Getting out of the wilderness alive is a matter of knowing what to do and exactly what not to do. Your survival can depend on how well you follow these steps.
Stay where you are. As soon as you realize you are lost, remain where you are. It's a lot more tough for rescuers to discover you if you're on the move.
Stay together If you're with others, remain together. Do not split up and go looking for food, or water, or even to the bathroom.
Follow the acronym STOP: SIT down to collect your thoughts; THINK prior to you doing anything or walking anywhere; OBSERVE exactly what's around you, and listen thoroughly for sounds that indicate individuals or roadways could be nearby; PREPARE for a long haul by gathering whatever items will keep you safe and comfy, like wood and kindling if you have a way to start a fire.
If you can start a campfire, begin three of them in a straight line or triangle. The universal call for help are 3 gunshots, three blasts of a whistle, three fires, or 3 flashes of a mirror or reflective things.
Stay hydrated! If you have water with you, drink it whenever you feel thirsty. You might be lured to make it last as long as possible, but it will do you more good in your body now. It is always a good idea to go on a trip with emergency purified water, but this is not always practical. Or another great idea is to always carry iodine water purification tablets with you which makes questionable water ready to drink in roughly 35 minutes.
Find a tidy water source in case your experience extends more than a day. If you're at a high altitude, the running water in a stream is usually fine to consume-- however snow is not, unless you melt it first, since it will make you too cold. Try to find locations that rainwater gathers, like in rock crevices. Pay attention to birds; they like to circle water.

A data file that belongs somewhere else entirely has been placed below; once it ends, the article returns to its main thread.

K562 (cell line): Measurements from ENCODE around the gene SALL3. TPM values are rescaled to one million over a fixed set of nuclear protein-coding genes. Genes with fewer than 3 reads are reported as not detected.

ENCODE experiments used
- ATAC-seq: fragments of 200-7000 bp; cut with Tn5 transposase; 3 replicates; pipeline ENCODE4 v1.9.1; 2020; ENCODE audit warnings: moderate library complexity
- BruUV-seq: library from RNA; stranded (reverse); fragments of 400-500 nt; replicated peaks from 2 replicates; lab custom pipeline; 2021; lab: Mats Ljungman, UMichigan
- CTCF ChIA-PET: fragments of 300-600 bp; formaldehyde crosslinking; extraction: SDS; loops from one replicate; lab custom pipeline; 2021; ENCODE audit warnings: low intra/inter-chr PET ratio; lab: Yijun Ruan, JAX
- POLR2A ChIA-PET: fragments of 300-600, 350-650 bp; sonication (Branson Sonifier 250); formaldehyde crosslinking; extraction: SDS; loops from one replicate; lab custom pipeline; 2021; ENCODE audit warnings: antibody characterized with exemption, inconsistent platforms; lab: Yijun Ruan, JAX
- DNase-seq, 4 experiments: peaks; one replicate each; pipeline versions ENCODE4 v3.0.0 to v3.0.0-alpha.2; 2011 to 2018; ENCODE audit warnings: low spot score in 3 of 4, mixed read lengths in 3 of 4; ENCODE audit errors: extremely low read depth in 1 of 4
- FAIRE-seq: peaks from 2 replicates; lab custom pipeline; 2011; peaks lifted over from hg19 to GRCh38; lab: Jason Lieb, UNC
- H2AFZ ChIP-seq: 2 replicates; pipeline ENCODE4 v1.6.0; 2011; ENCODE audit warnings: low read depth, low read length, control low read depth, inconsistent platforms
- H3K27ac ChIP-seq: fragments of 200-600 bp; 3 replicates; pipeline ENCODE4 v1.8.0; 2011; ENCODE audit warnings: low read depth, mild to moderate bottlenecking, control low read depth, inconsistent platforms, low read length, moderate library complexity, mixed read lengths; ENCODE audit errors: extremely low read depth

Breathing through your nose will help you remain hydrated longer.
Do not eat any wild plants, berries, mushrooms, and so on. You're better off hungry than poisoned.
Browse for shelter, but don't roam too far looking for the perfect spot. Get out of the sun-- sitting under a tree or rock overhang will do simply great-- but don't hide from individuals trying to find you!
Use the time that you're waiting on rescuers to collect branches or pine needles to sleep on when the temperature drops; you'll remain warmer than if you were on the cold ground. And collect whatever is around-- leaves, more branches-- to place on top of you to additional insulate you from the cold.
Huddle in the fetal position to save heat. If you're with a group, huddle together. Grab a "buddy".
Conserve your energy. Don't put a lot energy into developing a shelter or making an SOS indication from rocks that you dehydrate yourself more quickly.
Make noise. It will assist rescuers zero in on you and scare away animals.